magicfingers73magicfingers73 replied on June 28th, 2008

you did a great job of explaining how to play the song. How about a lesson on Every Rose Has A Thorn?

crackspackelpopcrackspackelpop replied on April 27th, 2008

Execelent lesson Brad; you broke the song down nicely and made it extremely easy to learn. If possible, I'd like to see you give a lesson on an Alice Cooper song : )

frisafrisa replied on March 3rd, 2008

great lesson brad is it okay to muff strings with palm on strings i find that easier

zofoblueszofoblues replied on January 26th, 2008

Thank you for the great song!Please do more songs for Jam play and as much tull as you want!! thanks

tedted3tedted3 replied on December 2nd, 2007

What a great lesson. The muted strums make this really fun to play. Sometimes lessons do not have to be difficult to sound cool.Thanks again!

igoreigore replied on November 7th, 2007

nvm i saw the rest of the video thanks alot great lesson and song

igoreigore replied on November 7th, 2007

your chucks sound awesome, what technique do you use

Songs with Brad Lindsey

Found in our Beginner Lesson Sets

Learning songs can be tricky business, and who better to teach you then someone who makes a living playing live music. In this series Brad Lindsey will pass on some of his guitar playing knowledge.

Lesson 1

House Of The Rising Sun

Brad Lindsey teaches you how to play "House Of The Rising Sun." He also explains the song's structure.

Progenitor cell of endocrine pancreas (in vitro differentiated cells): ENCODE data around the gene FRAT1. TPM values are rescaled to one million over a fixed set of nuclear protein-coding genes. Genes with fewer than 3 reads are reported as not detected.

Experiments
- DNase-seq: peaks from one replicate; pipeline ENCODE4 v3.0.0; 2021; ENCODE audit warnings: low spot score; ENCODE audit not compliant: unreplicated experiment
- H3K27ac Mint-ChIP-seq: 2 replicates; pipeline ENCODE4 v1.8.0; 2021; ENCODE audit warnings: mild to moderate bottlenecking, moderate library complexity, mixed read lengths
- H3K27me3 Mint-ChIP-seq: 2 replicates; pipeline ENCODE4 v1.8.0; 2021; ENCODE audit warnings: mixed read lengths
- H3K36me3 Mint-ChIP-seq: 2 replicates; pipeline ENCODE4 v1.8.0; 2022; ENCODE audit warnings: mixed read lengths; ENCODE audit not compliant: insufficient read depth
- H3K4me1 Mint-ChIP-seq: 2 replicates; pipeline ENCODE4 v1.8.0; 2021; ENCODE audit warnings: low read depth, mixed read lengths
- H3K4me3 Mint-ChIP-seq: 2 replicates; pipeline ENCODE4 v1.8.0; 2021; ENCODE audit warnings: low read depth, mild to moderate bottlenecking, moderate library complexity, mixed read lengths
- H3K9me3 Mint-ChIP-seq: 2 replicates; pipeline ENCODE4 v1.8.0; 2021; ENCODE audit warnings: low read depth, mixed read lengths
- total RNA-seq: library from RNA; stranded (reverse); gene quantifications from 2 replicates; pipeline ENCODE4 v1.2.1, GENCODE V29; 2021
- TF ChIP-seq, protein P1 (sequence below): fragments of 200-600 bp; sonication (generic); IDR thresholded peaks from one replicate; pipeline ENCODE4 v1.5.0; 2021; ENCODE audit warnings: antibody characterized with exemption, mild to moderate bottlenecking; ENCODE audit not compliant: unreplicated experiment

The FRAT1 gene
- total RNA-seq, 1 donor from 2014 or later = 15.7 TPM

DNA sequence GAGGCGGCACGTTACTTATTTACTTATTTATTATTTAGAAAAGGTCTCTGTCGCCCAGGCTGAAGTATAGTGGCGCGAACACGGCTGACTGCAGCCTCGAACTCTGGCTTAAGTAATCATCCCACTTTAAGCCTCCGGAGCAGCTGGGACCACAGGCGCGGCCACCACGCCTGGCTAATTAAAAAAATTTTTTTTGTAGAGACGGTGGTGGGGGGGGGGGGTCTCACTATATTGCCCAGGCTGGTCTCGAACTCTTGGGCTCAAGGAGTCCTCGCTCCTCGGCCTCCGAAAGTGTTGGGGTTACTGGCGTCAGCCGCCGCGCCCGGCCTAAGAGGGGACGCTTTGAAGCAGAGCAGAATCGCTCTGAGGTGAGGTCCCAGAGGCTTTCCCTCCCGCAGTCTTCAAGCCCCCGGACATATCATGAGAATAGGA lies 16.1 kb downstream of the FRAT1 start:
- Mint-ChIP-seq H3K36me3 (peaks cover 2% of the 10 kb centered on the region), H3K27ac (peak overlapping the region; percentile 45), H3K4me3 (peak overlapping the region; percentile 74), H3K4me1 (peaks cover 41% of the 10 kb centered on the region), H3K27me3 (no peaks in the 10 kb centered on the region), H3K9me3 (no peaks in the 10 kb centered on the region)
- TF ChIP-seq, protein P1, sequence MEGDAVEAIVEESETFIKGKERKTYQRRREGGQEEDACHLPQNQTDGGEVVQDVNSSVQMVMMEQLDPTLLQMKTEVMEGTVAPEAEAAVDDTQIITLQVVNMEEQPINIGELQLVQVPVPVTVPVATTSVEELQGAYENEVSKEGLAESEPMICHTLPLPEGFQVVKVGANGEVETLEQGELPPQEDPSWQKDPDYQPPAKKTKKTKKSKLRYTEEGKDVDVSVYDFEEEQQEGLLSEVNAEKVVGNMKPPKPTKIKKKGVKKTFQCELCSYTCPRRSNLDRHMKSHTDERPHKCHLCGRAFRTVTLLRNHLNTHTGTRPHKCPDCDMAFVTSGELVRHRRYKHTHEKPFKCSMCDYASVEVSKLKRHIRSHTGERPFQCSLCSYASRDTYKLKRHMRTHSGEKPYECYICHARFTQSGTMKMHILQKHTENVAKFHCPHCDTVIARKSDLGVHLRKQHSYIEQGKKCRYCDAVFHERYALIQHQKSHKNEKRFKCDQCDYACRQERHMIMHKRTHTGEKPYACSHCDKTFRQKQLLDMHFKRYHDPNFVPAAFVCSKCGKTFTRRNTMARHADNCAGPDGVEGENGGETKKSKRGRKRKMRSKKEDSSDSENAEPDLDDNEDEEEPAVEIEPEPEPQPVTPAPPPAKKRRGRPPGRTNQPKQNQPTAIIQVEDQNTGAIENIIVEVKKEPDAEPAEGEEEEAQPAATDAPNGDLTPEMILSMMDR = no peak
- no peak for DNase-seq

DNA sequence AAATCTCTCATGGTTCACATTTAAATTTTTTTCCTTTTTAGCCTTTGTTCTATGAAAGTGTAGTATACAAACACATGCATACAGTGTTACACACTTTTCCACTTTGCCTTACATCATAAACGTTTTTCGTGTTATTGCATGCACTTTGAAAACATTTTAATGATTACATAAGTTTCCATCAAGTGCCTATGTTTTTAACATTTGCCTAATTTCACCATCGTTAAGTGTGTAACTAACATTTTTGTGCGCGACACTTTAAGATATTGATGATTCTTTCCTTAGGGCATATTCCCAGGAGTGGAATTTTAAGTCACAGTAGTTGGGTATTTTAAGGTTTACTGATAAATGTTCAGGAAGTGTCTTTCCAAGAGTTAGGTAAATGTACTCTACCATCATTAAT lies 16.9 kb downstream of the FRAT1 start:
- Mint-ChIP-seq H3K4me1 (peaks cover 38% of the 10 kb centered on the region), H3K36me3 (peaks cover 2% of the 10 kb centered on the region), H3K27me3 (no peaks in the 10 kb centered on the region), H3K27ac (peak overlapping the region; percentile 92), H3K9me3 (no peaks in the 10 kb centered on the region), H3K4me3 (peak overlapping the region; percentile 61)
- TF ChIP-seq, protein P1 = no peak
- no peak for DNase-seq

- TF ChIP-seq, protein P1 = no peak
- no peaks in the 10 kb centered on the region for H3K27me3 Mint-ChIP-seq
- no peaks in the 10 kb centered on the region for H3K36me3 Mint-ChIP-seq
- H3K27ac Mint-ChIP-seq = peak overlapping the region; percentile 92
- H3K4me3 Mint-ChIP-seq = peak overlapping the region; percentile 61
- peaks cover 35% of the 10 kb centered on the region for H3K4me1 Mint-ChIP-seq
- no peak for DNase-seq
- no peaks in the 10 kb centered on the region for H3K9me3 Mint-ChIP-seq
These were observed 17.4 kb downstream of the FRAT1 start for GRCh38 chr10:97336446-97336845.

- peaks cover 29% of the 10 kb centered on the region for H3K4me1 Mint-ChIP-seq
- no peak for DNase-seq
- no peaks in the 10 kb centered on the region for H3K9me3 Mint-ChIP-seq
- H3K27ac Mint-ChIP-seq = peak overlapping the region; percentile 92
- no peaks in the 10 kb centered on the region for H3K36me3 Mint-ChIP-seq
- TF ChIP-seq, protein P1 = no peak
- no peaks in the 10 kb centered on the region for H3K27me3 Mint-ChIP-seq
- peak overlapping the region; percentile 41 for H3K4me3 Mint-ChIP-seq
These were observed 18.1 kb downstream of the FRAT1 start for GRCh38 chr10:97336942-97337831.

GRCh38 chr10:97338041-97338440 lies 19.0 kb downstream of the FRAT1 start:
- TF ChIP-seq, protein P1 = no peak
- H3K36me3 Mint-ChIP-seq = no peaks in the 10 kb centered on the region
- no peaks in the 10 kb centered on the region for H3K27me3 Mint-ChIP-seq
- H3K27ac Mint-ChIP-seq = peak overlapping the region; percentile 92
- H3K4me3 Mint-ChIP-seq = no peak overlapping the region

Length: 9:09 Difficulty: 1.0 Members Only
Lesson 2

Locomotive Breath

Brad Lindsey teaches you all the key parts to "Locomotive Breath" by Jethro Tull.

Length: 13:01 Difficulty: 2.0 Members Only

About Brad Lindsey View Full Biography

Brad Lindsey started his musical career in grade school during the early 60's. His first instrument of choice was the trumpet. He learned to read sheet music and other basic music principals early on which helped greatly in the future.

One night when Brad was still young he had a dream where someone handed him a beautiful electric guitar and instructed him to "play something." In the dream he took the guitar and began playing and the most wonderful music came out. At the time Brad thought this dream was strange as he didn't know how to play the guitar or even own one. He didn't even have any friends who played! This would prove to be the start of a very fruitful career as a professional guitarist.

In 1965 Brad and his family moved to beautiful Loveland Colorado. At this time his band teacher move him to playing the French horn, and he continued with that for a few years. Even though it wasn't the guitar, it kept him on his musical journey.

In 1968 Brad finally began getting involved with the guitar crowd and met friends who were already into the instrument. This was so exciting to Brad that he went to Woolworth's and bought his first guitar. He chose one that looked just like the one in his dream.

Brad found some old guitar books and began learning chords and other basics, and after only one year began getting quite proficient on his instrument. He kept practicing the guitar, but one instrument simply wasn't enough for him.

Brad's Dad owned a theater which had an old piano by the stage. Brad's new after school hobby became visiting the theater and using his knowledge of guitar chords and music theory to learn the piano. Before long Brad was playing some of his favorite Beetles songs.

From there Brad moved to Denver in 1971 and kept practicing. By 1980 Brad was playing in bands around Denver. Sometimes rock and roll and sometimes country.

Brad went on the road touring for two and a half years around 1990, and while never hitting the big time he made many friends and had a great time along the way. Brad currently resides in Loveland Colorado and tours the area playing the guitar, piano and more.